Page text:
“Women in Leadership” Panel Inspires Students of All Genders

(From The Campus Lantern – September 18, 2014) 

Mike Rouleau / Eastern Connecticut State University, University Relations

Michael Rouleau / Eastern Connecticut State University, University Relations

On Monday, September 15, Eastern’s Women’s Center and the CT Humanities’ program, Connecticut at Work, held the Women in Leadership Panel in the Student Center Theatre. Jessica Carso, Development Director of CT Humanities, moderated the event. CT Humanities is a nonprofit organization that has been servicing the community for about forty years. The main goals of the organization are to provide statewide funding for the arts; to advocate for the humanities; and to offer direct service programming, such as the Women in Leadership Panel.

Carso started off the panel with stunning statistics: Although women make up 50% of the population, 60% of undergraduate and graduate students and 47% of the labor force, there is a staggering misrepresentation of women in leadership positions. She stated that only 14% of executive officers are women. However, she noted that Connecticut is ranked the third best state for women to live and work in; the state is also in the 20th percentile for its status on women’s rights, education, and family planning.

After the statistics were laid out, each panelist was introduced. Panelists were Maryam Elahi, Chief Executive Officer of the Community Foundation of Eastern Connecticut; Mae Flexer, State Representative of the 44th Assembly District of Killingly and Plainfield; Christine Pina, Vice President of Institutional Advancement of the University of Hartford; Camilla Ross, President and Co-founder of the Emerson Theater Collective; and Carolyn Treiss, Executive Director for the Permanent Commission on the Status of Women.

Each panelist went down the line and shared short introductions about themselves. For example, Elahi was born and raised in Iran until she was 16 years old. Flexer’s mother was born and raised in Ireland, then moved to the United States so her children could get a better education. Pina was a first generation college student, and the first feminist she knew was her father. Ross was from Massachusetts, had six siblings and both of her parents were nurses. Treiss, who was last in the line of panelists, decided to reflect on what the other panelists said: She noticed how all of their stories related to hers in some way and how there was something universal about their “experiences as women growing into leadership positions.”

The theme that was posed to the panelists and the audience was how society can work to change the realities of women’s leadership in the country.

The first question that was asked to the panelists was why they think there are so few women in leadership positions and how the statistics can be changed. Elahi simply stated that we need to raise the expectations for both men and women in the United States, not just women. Ross agreed, saying that women can do so much more; in order for this to happen, men need to step in and help to level the playing field. She noted how men help one another to lift themselves up and women need to learn to do the same: “When women lift each other up and grow, men see that.”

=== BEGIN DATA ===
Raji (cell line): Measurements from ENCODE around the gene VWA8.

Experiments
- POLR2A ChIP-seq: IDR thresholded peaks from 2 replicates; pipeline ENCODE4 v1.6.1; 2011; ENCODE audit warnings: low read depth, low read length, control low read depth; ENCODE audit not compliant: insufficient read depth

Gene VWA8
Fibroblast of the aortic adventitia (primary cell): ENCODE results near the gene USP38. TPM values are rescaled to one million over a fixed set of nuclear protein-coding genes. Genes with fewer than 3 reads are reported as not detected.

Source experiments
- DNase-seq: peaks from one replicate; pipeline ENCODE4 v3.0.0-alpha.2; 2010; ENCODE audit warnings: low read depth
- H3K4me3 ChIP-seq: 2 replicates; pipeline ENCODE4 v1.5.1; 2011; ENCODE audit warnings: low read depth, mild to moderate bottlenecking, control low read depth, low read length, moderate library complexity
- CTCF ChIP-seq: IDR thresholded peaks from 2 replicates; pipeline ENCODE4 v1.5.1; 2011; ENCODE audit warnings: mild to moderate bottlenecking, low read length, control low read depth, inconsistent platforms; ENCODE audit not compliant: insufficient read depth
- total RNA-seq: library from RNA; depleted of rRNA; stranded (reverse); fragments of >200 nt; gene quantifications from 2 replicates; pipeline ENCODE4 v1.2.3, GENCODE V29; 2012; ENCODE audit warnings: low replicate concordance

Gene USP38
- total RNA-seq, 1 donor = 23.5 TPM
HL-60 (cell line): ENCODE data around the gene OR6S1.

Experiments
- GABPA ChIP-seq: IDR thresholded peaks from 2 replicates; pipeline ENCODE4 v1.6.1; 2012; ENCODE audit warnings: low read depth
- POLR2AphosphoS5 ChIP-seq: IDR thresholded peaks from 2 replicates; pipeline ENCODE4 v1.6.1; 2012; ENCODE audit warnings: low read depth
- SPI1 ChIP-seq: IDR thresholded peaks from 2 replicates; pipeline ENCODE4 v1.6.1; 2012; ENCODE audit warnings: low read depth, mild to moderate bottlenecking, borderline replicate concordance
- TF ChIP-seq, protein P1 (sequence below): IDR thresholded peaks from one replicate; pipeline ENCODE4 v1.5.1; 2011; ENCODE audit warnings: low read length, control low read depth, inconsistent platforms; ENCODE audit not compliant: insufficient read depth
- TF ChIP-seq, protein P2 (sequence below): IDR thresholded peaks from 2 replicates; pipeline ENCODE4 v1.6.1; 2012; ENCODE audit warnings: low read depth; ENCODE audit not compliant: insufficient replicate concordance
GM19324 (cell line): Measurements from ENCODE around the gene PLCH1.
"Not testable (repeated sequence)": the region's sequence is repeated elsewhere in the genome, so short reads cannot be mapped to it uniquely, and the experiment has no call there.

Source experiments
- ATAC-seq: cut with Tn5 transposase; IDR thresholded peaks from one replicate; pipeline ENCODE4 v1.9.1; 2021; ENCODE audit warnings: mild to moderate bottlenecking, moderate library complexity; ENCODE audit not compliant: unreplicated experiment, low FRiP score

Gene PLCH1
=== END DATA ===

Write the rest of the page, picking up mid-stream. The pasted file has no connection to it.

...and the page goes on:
Another question that was discussed was what women and students need to think about in order to help make this rise in leadership happen. Without hesitation, Treiss stated that women need to know how to verbalize what they want and where they want to go. Elahi urged that the sky is the limit and the importance of pursuing a career based on what one is passionate about. Ross suggested to the audience members that they make a vision board to help remind themselves that where they stand right now is exactly where they are supposed to be. Pina made an important addition in that it is alright to change your mind and be unsure of what path you want to follow. She stressed the importance of friends and a support system.

Lastly, the moderator asked each woman to state one piece of advice on how to start networking with mentors. Ross and Treiss agreed that networking starts in college; they suggested students reach out to mentors on campus. Treiss also stated the importance of volunteering in making connections within the community. Flexer made sure the audience knew they should always express gratitude to those who helped get them to where they are; she felt it is important to let people know they are appreciated. Pina added, “When looking for a mentor, find someone who will tell you the truth and be brutally honest with you.” She believed a mentor and mentee relationship is supposed to be a safe, open one.

After the initial questions, audience members were asked to share any questions they had come up with for the panelists. One question that was asked was how women can learn from situations in which other people might use their failure against them. Flexer stressed that it can be important to try and change toxic environments, while Ross stated the importance of simply not working in toxic environments. Elahi suggested that humans learn from mistakes, not successes and that it is important to take risks and make sure you have a support system.

The panel ended on an inspirational note. Students in the audience were encouraged to share email addresses with the panelists. In doing so, students took the first step in starting a possible mentee-mentor relationship with the empowering women leaders.

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